1. Appeal against the judgment and sentence of the Sessions Judge of West Tanjore in Criminal Appeal No. 6 of 1924.
2. The appellant was convicted by the Sub-Divisional Magistrate, Pattukottai, and sentenced to undergo rigorous imprisonment for nine months under Section 409, Indian Penal Code. The learned Sessions Judge confirmed the conviction and reduced the sentence to the amount of imprisonment already undergone.
3. The appellant was an Amin of the Sub-Court at Kumbakonam and, admittedly, on the 27th February, 1923, he collected a sum of Rs. 190-4-0 in Papanasam. He did not pay this amount into Court until the 2nd of July 1923, and the lower Courts have found that he was guilty of criminal misappropriation. There is no evidence of what exactly he did with the money; but if an Amin collects a large sum of money and does not pay it into Court until five months have elapsed, it is a fair presumption that he has misappropriated the amount, unless he can explain his action. The case of the defence was that the appellant was too ill in the intervening period to pay the money, but his own doctor, D. W. No. 7, pays that the appellant came to him on the 25th April 1923 to get a certificate for the purposes of leave; and if he could do that, presumably the appellant could also have paid the money into the Subordinate Judge's Court. It is also not clear why if, as he says the appellant was taken violently ill after collecting the money at Papanasam, he was not heard of at Nagapatam. I find that the facts constitute an offence under Section 409 and the appellant was entrusted with the money. Other warrants which were entrusted td the appellant were returned by post, and both the lower Courts have assumed that the appellant himself was the real sender; but they have not discussed the question and no doubt on the record, the warrants were returned by one Sadasivam Pillai, Had that been the only circumstance pointing to the sanity of the appellant I should have felt constrained to allow this petition; but as I have said before, he was perfectly sane in April. The learned Sessions Judge refers to the argument that the appellant became ill and was mentally deranged at the time he collected the money and that he lost it, and this, of course, is based on the defence evidence which must have been referred to at the time. It cannot be said that the learned Judge wholly failed to take into consideration the defence in the case. No doubt, the appellant voluntarily surrendered himself, but it was long after the commission of the offence.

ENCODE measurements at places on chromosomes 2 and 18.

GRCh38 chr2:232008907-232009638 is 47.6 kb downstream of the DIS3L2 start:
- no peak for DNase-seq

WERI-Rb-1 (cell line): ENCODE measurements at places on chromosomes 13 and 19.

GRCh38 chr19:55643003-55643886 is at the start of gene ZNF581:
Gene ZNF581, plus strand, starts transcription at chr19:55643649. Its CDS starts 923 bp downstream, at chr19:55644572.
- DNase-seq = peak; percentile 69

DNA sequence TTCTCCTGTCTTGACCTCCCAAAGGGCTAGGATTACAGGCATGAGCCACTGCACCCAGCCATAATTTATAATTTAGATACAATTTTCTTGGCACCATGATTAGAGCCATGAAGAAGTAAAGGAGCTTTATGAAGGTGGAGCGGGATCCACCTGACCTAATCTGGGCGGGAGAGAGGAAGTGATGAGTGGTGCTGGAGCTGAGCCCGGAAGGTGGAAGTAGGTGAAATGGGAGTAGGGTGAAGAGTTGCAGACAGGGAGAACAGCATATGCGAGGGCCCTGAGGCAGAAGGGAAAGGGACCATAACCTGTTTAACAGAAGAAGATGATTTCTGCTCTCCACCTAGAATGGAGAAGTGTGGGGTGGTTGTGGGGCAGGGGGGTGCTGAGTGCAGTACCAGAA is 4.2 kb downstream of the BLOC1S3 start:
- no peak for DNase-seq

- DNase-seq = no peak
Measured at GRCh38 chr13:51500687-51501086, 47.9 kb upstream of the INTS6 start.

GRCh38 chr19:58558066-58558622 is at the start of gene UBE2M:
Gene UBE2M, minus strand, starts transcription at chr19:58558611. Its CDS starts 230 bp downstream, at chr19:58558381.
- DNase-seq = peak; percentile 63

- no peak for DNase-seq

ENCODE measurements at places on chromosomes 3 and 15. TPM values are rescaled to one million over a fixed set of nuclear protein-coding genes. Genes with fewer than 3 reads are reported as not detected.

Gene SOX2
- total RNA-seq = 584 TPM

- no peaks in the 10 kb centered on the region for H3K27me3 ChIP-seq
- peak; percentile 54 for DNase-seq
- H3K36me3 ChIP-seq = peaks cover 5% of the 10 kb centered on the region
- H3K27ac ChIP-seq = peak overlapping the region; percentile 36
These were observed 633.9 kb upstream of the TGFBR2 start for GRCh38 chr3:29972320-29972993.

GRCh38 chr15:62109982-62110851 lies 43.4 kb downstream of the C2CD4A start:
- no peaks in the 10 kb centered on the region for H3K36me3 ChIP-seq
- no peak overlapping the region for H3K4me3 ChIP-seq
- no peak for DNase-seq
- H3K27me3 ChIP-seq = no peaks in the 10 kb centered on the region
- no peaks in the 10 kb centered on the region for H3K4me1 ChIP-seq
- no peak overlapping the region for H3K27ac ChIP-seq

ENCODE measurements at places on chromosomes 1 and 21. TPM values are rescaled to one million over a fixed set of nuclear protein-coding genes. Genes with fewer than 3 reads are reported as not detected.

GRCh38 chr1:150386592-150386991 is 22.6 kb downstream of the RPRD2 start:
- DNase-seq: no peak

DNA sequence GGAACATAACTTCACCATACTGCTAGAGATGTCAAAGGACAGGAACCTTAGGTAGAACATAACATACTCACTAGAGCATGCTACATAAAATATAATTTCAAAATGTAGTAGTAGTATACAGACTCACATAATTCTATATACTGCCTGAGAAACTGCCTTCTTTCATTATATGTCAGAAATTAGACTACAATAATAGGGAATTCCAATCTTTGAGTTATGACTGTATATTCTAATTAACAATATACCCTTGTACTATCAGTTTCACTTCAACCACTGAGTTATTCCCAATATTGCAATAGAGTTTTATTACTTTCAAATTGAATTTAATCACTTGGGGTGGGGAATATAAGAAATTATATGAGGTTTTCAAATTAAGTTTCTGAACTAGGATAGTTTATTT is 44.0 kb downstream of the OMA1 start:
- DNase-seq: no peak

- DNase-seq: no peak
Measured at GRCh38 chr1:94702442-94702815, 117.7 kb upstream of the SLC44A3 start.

4. The Appellate Court allowed that this was a case for lenient treatment and remitted a considerable part of the appellant's sentence. There is no ground for interference and the petition is dismissed.